After several issues where the main character has had to deal with an increasingly dark and humorless world of fighty-fighty, this one struck me well.  Maybe it’s the girl-power vibe going on, maybe it’s the way that Black Canary manages to be so perfectly in character and tongue-in-cheek (it’s good to hear Gail’s version of Dinah’s voice again) but I liked this issue in ways that I didn’t enjoy the last three or four.  Lopresti’s art is note-perfect this time, and the battle sequence is exciting and well choreographed, and even the throwaway costumes that the ‘Birds of Paradise’ wear are wonderful.  Best of all is the half-page shot of an enraged newly-orphaned Hawaiian goddess on the last page, a piece that is powerful, regal, and even sexy without being pandering.  Gail Simone seems to be taking a breather from doom and gloom here, while continuing the Genocide subplot, but her piece de resistance is T.O. Morrow’s simple explanation of who he is.  It’s an incredibly deep moment for a character who is usually not much more than a generic “mad scientist” sterotype in his stories.  Wonder Woman is unquestionable DC’s First Lady, and this issue gives her a forum to be awesome, earning 3.5 out of 5 stars overall, and getting me back on board Princess Diana’s bandwagon…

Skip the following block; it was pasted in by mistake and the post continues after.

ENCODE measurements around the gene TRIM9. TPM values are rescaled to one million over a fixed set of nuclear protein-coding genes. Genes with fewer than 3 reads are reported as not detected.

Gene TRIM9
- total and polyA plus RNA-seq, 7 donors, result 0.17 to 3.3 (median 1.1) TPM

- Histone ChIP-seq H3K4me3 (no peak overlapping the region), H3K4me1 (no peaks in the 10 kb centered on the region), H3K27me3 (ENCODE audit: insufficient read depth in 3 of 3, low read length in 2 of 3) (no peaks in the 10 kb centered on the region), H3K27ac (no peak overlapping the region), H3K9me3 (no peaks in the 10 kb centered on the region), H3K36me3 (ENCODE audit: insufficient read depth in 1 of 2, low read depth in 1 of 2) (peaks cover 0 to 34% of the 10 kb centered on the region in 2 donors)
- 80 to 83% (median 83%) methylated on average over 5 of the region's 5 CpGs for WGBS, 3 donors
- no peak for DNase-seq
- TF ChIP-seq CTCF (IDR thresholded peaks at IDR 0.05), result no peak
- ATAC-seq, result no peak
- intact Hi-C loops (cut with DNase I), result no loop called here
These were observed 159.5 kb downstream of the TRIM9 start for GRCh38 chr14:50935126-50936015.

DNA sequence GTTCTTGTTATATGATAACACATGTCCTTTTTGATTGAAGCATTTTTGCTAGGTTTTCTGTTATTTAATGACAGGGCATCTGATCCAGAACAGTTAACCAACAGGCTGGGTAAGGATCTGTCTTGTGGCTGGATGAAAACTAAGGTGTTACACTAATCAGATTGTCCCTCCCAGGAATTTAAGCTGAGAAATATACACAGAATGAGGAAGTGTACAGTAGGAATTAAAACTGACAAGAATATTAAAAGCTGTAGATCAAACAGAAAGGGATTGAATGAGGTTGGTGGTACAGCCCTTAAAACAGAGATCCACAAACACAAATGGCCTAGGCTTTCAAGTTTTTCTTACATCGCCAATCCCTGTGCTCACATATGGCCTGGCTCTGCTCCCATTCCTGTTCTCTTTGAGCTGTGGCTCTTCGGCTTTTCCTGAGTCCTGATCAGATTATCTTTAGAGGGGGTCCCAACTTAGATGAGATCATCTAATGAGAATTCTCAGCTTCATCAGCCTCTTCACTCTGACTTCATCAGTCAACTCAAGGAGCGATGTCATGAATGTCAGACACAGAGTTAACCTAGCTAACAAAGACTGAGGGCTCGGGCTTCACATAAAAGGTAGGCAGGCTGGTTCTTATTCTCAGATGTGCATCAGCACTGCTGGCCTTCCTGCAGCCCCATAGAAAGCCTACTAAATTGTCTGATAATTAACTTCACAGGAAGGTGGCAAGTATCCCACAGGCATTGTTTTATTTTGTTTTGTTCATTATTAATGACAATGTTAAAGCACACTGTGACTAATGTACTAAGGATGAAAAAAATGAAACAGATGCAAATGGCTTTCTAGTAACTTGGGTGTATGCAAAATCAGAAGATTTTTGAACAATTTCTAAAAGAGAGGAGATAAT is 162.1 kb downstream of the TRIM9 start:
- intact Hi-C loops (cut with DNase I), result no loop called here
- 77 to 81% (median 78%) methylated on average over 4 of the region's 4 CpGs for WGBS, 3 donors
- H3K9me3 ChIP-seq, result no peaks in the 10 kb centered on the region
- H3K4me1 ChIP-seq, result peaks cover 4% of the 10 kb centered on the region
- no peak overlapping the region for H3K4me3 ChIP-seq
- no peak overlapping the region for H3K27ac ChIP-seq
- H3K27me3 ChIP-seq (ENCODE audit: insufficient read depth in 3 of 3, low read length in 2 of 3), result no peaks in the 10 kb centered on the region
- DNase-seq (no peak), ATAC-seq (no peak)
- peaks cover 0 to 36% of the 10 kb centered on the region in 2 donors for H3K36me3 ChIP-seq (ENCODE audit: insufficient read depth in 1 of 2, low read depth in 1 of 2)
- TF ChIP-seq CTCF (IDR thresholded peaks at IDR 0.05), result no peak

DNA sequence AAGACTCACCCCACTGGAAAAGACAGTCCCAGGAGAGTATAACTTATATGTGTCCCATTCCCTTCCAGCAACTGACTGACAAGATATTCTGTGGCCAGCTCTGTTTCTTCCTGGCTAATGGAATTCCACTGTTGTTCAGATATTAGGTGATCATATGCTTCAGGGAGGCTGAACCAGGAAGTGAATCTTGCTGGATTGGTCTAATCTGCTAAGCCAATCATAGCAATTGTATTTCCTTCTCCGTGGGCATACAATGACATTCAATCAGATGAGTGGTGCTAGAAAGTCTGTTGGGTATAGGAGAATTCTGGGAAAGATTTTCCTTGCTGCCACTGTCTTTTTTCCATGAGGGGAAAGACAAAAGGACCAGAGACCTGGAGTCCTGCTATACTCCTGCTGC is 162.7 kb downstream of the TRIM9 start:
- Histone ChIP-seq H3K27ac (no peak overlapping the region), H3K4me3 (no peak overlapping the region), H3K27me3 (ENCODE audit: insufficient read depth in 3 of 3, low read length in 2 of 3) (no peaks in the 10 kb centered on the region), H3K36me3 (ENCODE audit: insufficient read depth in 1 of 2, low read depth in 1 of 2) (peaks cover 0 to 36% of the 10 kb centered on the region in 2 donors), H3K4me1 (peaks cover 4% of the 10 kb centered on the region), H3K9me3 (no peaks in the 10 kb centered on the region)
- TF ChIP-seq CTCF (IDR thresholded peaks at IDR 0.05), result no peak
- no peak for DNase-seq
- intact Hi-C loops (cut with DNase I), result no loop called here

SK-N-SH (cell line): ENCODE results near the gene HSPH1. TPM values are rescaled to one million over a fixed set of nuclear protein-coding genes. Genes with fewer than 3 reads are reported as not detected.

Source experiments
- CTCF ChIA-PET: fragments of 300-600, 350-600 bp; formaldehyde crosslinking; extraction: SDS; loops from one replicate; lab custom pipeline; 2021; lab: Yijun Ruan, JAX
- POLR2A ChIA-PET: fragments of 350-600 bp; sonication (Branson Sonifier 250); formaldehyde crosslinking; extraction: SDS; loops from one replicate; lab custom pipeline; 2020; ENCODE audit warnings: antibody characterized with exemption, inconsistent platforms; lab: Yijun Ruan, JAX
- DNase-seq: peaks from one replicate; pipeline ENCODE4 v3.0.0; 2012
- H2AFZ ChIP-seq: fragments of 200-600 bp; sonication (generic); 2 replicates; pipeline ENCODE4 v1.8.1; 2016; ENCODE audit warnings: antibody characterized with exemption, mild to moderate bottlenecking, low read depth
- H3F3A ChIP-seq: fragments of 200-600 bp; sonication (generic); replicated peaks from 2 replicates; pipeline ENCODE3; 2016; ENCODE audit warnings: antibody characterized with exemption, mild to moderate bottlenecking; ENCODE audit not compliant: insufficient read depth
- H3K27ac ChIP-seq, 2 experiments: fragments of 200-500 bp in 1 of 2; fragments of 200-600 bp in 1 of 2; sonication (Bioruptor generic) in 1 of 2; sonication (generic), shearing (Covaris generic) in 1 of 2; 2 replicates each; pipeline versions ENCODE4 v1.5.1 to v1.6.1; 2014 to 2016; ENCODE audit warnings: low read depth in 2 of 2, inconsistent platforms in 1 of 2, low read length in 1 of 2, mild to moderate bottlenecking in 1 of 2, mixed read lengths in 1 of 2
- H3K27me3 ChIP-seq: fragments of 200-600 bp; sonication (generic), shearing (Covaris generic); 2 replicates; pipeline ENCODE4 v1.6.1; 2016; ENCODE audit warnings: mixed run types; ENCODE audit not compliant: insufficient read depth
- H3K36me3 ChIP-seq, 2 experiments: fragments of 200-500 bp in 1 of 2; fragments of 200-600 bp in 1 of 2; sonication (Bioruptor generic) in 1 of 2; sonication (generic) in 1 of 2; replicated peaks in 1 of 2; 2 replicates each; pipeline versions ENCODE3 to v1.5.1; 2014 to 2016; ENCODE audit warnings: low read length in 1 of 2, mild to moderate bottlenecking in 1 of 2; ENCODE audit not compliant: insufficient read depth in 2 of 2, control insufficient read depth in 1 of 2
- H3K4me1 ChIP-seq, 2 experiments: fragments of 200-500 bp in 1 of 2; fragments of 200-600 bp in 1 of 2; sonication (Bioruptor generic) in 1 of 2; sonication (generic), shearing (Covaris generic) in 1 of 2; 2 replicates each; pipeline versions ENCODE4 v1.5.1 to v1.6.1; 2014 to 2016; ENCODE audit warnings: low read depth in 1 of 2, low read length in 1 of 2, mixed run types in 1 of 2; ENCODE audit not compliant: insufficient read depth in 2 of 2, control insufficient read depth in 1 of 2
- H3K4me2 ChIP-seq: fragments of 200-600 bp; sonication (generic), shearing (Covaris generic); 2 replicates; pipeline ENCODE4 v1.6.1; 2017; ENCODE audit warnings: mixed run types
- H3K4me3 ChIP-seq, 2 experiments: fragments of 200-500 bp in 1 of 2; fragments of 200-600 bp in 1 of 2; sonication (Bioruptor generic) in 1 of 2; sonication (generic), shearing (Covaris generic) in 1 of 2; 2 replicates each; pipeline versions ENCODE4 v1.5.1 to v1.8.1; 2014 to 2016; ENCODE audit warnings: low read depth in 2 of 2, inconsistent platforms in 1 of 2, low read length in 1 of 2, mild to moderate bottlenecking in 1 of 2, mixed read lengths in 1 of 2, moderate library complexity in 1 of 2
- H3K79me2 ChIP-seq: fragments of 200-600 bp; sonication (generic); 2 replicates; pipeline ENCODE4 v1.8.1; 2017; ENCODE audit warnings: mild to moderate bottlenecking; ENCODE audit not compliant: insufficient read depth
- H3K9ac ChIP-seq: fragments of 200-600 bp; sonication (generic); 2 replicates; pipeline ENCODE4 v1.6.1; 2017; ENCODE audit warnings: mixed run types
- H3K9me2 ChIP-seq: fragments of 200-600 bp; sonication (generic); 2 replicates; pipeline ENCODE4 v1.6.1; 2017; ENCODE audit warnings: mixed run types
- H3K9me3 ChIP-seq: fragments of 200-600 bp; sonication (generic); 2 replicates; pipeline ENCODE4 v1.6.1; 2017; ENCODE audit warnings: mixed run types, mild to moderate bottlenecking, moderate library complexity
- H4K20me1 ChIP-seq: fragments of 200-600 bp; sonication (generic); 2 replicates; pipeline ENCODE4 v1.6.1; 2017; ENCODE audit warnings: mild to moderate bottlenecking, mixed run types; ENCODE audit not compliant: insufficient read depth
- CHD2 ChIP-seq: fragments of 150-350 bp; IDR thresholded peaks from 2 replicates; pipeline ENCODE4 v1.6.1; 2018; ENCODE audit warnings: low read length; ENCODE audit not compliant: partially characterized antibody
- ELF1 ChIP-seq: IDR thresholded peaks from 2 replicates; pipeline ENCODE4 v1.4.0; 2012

About Author

Once upon a time, there was a young nerd from the Midwest, who loved Matter-Eater Lad and the McKenzie Brothers... If pop culture were a maze, Matthew would be the Minotaur at its center. Were it a mall, he'd be the Food Court. Were it a parking lot, he’d be the distant Cart Corral where the weird kids gather to smoke, but that’s not important right now... Matthew enjoys body surfing (so long as the bodies are fresh), writing in the third person, and dark-eyed women. Amongst his weaponry are such diverse elements as: Fear! Surprise! Ruthless efficiency! An almost fanatical devotion to pop culture! And a nice red uniform.


  1. What? The living encyclopedia of comic book doesn’t know?!?!!?!? Run! The end of times has begun!! ;p

    I think the reason we don’t like Genocide as a whole is because she’s Doomsday with boobs. If fact, I’d compare the whole arc with the whole Doomsday arc with Superman.

  2. Except Doomsday wasn’t Superman, Diana didn’t die and last but not least no one really cared for the “Rise of the Olympian” while people still talk of the death of Superman.

    This book finaly brings back the theme from the previews books from before the Olympian, that of Diana as an outsider to the modern world and actually more alien to our ways then the literal aliens.

  3. I stopped after this issue showed me damn monkies.

    Batman has a REAL butler.
    Superman has a robot butler.
    Wonder Woman has albino monkey butlers?? WTF??

  4. Actually, I rather enjoyed this issue. I really prefer stories where she’s trying to understand and fit in, than “SENSELESS VIOLENCE!!!!”.